The Impact of Agribusiness on South Carolina

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Whether it is peaches in Saluda and Aiken counties, greens in Lexington County, or livestock and poultry in the upstate, agriculture is big business in South Carolina. Indeed, farming is a $42 billion industry in the Palmetto State, supporting 212,000 jobs, according to the state Department of Agriculture.

Recent state investments in agriculture and the economics of farming have reinforced how critical this industry is to the state, and how fragile as well.

Two Recent Investments in Agriculture

The state has established a new Agriculture Technology Campus off I-95 in Hampton County, with the aim of creating 1,500 jobs and more than $1/2 billion in annual economic activity. The 1,000-acre project will provide hydroponic technology to a trio of farming companies, allowing them to grow efficiently, conserve water and avoid the vicissitudes of weather.

Also last year, the state created the Governor’s School for Agriculture at the John de la Howe High School south of Greenwood near the Georgia border. Students at the 1,310-acre forest and farmland campus “have the opportunity to receive hands-on training in the fields of agribusiness, forestry, equipment operation, land management, food science, and more – all aimed at assessing the needs of modern farms,” according to the school, which serves 10th-12th graders.

Existential Challenges Face Farmers

Farming is a heterogeneous industry, says Dr. Adam Kantrovich, Clemson Extension associate professor, director of the Clemson Tax School, and assistant director of the Clemson Cooperative Extension Agribusiness Team. While all farmers provide a benefit to the state, the existential challenges facing many farmers vary by the kind of crops they grow.

For example, he says, row crops like corn and soybeans are generally highly mechanized, allowing a single-family to do much of the work themselves. Fruit and vegetable crops may need to be hand-harvested.

“Only a few hundred acres might seem like a small farm but it may require 150 employees to assist with harvesting,” he said. “It adds challenges for farmers because the domestic labor market is just not there, and using H2A guest visas significantly increases the cost of access to labor, and requires significant paperwork and compliance.”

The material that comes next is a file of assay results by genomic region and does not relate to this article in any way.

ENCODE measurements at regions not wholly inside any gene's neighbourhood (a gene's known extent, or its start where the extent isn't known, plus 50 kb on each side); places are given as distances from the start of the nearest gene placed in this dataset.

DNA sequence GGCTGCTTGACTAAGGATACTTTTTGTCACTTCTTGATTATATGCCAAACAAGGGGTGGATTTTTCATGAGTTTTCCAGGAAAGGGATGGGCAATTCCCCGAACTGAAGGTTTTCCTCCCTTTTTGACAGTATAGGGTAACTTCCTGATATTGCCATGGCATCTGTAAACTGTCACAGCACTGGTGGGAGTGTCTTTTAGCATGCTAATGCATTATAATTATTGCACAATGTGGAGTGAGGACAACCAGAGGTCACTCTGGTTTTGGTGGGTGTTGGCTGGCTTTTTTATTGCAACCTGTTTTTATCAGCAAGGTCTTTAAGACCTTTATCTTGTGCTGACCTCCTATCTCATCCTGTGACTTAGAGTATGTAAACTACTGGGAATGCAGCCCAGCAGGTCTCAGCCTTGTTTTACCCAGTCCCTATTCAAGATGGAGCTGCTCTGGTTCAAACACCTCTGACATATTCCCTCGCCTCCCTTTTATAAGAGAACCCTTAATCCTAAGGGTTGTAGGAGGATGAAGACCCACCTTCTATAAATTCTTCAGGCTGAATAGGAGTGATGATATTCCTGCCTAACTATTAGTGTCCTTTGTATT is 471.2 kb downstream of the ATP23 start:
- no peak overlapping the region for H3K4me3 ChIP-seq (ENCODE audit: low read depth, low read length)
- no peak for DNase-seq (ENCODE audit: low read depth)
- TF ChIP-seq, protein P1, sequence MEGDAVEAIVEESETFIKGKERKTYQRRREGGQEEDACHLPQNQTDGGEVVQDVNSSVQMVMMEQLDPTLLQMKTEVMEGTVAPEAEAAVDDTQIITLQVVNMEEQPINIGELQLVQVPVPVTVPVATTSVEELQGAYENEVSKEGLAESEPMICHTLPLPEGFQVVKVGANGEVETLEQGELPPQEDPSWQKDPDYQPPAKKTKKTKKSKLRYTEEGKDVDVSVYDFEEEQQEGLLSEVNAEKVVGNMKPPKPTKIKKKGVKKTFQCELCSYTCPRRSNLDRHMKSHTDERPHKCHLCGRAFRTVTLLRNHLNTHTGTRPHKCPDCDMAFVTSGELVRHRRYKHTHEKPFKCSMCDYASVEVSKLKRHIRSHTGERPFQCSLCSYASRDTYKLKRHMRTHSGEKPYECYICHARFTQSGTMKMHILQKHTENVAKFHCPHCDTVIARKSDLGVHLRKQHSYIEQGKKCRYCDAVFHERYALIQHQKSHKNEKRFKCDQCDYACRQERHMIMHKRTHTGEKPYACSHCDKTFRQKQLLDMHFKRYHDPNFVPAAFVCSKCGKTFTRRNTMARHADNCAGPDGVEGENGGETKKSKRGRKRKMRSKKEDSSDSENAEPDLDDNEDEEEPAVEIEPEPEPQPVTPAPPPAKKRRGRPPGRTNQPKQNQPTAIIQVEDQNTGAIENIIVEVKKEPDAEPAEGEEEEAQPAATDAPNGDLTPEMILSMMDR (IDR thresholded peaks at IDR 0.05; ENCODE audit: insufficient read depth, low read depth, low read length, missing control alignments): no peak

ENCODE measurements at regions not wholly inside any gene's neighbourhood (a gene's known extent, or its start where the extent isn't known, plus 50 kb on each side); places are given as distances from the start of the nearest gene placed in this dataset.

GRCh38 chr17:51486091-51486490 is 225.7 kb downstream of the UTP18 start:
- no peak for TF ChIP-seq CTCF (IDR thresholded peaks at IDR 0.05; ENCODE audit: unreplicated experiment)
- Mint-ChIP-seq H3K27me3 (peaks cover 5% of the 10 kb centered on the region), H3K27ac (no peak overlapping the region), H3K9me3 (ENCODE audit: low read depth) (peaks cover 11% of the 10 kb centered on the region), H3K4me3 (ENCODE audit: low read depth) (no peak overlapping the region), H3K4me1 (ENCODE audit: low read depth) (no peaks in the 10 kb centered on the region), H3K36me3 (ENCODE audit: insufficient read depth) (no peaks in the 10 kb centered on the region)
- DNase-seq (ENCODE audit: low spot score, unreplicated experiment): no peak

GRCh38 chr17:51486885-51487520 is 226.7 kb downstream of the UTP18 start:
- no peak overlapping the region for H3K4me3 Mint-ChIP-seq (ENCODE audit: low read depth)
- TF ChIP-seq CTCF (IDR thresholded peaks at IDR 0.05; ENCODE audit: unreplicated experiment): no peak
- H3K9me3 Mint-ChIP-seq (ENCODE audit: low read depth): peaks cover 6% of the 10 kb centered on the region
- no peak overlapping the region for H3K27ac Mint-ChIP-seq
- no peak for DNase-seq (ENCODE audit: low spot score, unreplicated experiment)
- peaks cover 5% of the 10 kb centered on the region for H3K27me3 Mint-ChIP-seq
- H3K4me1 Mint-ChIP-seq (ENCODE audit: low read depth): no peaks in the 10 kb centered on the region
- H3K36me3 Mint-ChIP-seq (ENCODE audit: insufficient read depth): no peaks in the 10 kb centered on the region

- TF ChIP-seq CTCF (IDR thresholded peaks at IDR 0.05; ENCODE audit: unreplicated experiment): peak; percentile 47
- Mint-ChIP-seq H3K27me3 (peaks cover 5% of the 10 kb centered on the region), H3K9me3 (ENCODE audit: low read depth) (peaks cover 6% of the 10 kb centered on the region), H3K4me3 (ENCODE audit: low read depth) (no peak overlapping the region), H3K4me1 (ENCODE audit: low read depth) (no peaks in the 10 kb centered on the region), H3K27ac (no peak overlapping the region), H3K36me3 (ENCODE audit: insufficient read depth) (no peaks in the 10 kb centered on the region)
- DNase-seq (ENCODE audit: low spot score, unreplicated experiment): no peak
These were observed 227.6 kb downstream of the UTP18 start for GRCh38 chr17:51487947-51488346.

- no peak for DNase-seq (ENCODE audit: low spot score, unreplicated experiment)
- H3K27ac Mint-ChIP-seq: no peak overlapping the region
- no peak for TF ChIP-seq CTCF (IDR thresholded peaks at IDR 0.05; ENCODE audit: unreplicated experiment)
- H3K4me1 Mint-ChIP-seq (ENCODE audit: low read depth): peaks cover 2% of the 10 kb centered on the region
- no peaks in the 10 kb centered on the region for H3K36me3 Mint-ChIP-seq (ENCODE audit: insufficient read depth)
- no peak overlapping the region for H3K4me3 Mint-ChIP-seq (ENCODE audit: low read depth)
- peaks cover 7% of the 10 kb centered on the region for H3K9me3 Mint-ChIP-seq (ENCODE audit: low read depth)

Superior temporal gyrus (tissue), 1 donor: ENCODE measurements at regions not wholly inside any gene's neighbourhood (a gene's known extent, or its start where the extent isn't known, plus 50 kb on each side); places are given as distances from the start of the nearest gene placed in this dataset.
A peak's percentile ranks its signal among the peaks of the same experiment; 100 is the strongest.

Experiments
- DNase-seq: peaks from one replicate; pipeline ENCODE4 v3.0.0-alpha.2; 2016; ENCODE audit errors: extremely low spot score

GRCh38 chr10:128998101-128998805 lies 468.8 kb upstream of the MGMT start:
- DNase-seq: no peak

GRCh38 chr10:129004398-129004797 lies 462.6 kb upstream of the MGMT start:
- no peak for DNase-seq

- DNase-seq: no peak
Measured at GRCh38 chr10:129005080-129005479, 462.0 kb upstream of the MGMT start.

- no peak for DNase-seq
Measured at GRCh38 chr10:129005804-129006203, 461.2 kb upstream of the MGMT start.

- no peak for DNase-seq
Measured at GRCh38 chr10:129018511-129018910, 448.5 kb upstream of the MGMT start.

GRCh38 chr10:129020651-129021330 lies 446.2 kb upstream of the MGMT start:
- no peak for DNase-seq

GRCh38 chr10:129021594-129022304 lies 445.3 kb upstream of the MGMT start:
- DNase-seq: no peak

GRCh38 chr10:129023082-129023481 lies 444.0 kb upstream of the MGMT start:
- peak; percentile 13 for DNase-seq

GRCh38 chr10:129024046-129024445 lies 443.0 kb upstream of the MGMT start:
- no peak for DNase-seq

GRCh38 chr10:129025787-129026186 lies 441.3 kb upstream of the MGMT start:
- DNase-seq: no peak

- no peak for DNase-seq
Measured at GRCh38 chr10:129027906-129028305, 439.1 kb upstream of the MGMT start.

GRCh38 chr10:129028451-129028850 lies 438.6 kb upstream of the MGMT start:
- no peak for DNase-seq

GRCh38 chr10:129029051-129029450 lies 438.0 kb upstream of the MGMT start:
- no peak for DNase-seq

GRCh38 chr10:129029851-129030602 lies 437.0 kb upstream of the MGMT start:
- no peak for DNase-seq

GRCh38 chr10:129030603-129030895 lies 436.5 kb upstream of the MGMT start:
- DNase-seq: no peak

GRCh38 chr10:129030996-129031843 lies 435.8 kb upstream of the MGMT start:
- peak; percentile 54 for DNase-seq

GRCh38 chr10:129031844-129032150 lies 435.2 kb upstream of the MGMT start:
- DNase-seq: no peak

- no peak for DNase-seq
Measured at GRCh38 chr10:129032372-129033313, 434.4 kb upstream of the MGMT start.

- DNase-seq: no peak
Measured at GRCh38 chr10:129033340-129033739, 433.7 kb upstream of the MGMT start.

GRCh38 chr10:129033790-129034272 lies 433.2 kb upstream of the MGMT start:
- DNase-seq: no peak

Today’s Farmer is No American Gothic

The popular conception of farming families as men in overalls with straw in their teeth, a house on a homestead with a white picket fence, mom cooking up comfort food, and a few acres outback with chickens and cows is a 200-year-old anachronism, says Kantrovich. An arrangement like that could hardly feed a family as highly leveraged as a self-employed farmer who must generate enough income to supply his own health insurance, retirement, and other costs, and to pay off loans for large equipment purchases.

“Unless someone is working off the farm to earn income, for a family to survive they must make, prior to taxes, net income of $120,000-$150,000. Health insurance alone – for a family of five that isn’t high deductible – can require $28,000-$32,000 of after-tax income,” Kantrovich said.

Market forces, urban/suburbanization, geopolitics, and weather have battered the state’s agribusiness over the past decade. Farmers have no control over the prices they charge for their product: a productive crop year can result in unprofitability if global prices plummet. Climate change has brought anomalous weather the past five years, with multiple hurricanes and a 1,000-year flood destroying whole crops, and occasional droughts around the state. A US-China trade war from 2016-2020 eliminated a huge market for exports as well.

Add to that unprecedented population growth encroaching on rural areas, driving up real estate values, and squeezing out farmland. The headwinds that face family farmers and their unique lifestyle have caused a spike in mental health issues on the farm, and a suicide rate double the national average. Kantrovich has been speaking to farmers across the Palmetto State, encouraging them to seek help if they need it by using the SC Agriwellness program number at 1-800-968-8143 or visiting the Clemson Cooperative Extension Farm Stress page for additional information.

The Lowcountry Graduate Center recognizes that a healthy agricultural community is paramount to a Lowcountry economy dependent on its culinary industry.

The Boom in Agricultural Career Paths

Those challenges have also provided an impetus for innovation in agribusiness and various new career paths for those interested in the industry but not in farming itself. Though its roots date back 30,000 years, agriculture has become as high-tech as any modern industry. Clemson offers a master’s in Applied Economics and Statistics and a bachelor’s in Agribusiness that ranks 12th in the nation and first in South Carolina, according to College Factual’s annual rankings.

Students who earn degrees often work in agriculture-related fields, selling and marketing fertilizer, chemicals, machines, and commodity training for example. Agribusiness students may also provide financial expertise and analysis to farmers to assist them in purchasing land and machinery, and running their operations efficiently, says Dr. Michael Vassalos, associate professor of Agriculture Sciences and director of graduate studies at Clemson. The undergraduate program boasts a nearly 100% job placement record, underscoring its quality and the demand in the industry.

“We need to continue the tradition of farming,” said Kantrovich, “but more than just that, we need scientists to develop new genetics of seed and plant varieties, animal behaviorists and geneticists, the next generation of financiers and engineers to build efficiencies into processes, and more. Who’s going to develop the next piece of software that’s going to be used on a tractor?”